Does Anyone Know Anything About Stamps, First-Day Covers Etc?

Avatar Image
wolf63 | 19:41 Tue 05th Mar 2019 | How it Works
9 Answers

I am trying to find out if the pile of first-day covers and a mint sheet of stamps (and other odds and bods) are worth any money.

Do these items have to be in any particular condition before they are worth anything?

I doubt that any of them are valuable but even if they are only worth a couple of pounds each we may be able to sell them via our Charity's website. (Oxfam).

I also have a sheet of mint sheet of 100 stamps from Crimea. It is a full sheet of these stamps can anyone point me in the right direction for info?

I am still wading through a huge pile of postcards that people have donated to us. We actually managed to sell one postcard for £10 + postage but most have been sold for much more modest amounts.

Any help appreciated - I am cautious that I don't undervalue anything.



1 to 9 of 9rss feed

Best Answer

No best answer has yet been selected by wolf63. Once a best answer has been selected, it will be shown here.

For more on marking an answer as the "Best Answer", please visit our FAQ.
The best thing you could do would be to discuss this with someone like Stanley Gibbons. They will give you a valuation (at a price) or even just tell you what the options are. They may still produce a catalogue/price list (don't expect to get the "guide" value on selling anything) but past auction prices are also an indicator. Yes, condition matters hugely, for example "mint" (unused) sheets of stamps must have the glue intact and be otherwise unblemished - any creases, stains, etc. immediately bring down the value. Some items are fabulously valuable, others you might think should be valuable (Crimea ?) could be of very low value simply because they are floating around in great numbers, not scarce at all.

Get reliable information from a good source - be careful with local stamp dealers if you think they might either be short of knowledge or inclined to want to cream off too much, but in the end you are likely either to have to pay money for the best information and/or share the proceeds.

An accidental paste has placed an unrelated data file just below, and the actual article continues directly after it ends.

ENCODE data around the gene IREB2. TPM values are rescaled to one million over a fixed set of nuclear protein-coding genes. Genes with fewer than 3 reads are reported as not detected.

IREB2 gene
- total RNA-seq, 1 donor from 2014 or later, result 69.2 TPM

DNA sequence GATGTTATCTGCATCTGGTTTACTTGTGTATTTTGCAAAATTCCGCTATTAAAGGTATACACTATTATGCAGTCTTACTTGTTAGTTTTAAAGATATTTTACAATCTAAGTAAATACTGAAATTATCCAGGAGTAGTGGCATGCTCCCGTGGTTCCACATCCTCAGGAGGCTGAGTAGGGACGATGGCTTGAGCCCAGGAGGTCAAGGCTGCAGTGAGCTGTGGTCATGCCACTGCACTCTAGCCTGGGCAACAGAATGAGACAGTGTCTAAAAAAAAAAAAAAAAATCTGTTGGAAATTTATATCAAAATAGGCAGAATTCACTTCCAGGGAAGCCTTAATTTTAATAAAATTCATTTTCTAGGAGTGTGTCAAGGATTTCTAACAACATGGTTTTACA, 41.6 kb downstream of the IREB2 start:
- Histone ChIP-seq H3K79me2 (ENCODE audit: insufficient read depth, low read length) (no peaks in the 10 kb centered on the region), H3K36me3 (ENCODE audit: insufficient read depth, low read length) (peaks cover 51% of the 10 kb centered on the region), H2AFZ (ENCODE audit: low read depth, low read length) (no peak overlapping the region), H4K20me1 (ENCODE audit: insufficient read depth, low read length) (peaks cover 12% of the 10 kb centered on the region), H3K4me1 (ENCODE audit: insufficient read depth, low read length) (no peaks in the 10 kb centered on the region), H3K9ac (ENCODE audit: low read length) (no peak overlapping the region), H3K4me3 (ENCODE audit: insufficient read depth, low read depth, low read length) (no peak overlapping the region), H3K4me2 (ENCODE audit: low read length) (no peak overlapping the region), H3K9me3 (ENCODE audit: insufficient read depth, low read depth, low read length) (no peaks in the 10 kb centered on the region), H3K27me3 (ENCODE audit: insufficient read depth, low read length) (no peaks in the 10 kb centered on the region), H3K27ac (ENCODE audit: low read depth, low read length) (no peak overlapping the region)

Question Author

When I first started volunteering I thought that a very old book meant it was of great value. But it doesnt.
We sell quite a few Railway Books, Fishing books.

We recently sold, at auction a scabby looking book for £1.5k. It would seem that stamps are just as confusing.

There is a few Stanley Gibbons books in the shop(to be sold) so I will have a look at them.

If Oxfam actually advertised their online store we might sell more.

Thanks again.
well I know about it and look at the books and vintage stuff....but I hate to say this.....its well overpriced.
Question Author
Woof, I will deny saying that I agree with you.

Our shop is a book and music shop and our fiction is pricey.

I enjoy working in the shop, I do office type stuff, the volunteers are great company.
nicely put wolf!
Hi Wolf
I have about 240 First Day Covers in my loft that I have collected over the years and was looking to sell them. As an example, the average price for a FDC on E Bay sells for about 50p - £1, plus p & P. I phoned a dealer who I found by googling stamp dealers, told him what I had and all he could offer me was £50 for the lot !! He advised me to try and sell them individually on E Bay !!. Take from this what you will. Good luck.
Question Author
fbg - thanks for your post. I hope that you manage to sell your first day covers. It'll take a lot of work on your part, but the financial result may be worth it.

I've been working through the donated postcards and, every so often, picking up a FDC to check out. I then wimp out and decide to look them up another day.

When my dad died he left us a house full of 'things' and 'stuff' - mainly train/railway related. He used to laugh about this eventuality.

I will attack the pile of FDCs at the weekend - maybe.
Stamps, even first day covers are produced in such massive quantities that anything post WW2 is rarely worth anything much.
Specific collector interest can sometimes push up the market price, much the same as with any other type of collectable object
Question Author
fiveleaves - unfortunately, what you say is true.

It is also true of books - some 100yr old books are worth nearly nothing and some more modern books have increased dramatically in value. There are so many variables.

1 to 9 of 9rss feed

Do you know the answer?

Does Anyone Know Anything About Stamps, First-Day Covers Etc?

Answer Question >>

Related Questions

Sorry, we can't find any related questions. Try using the search bar at the top of the page to search for some keywords, or choose a topic and submit your own question.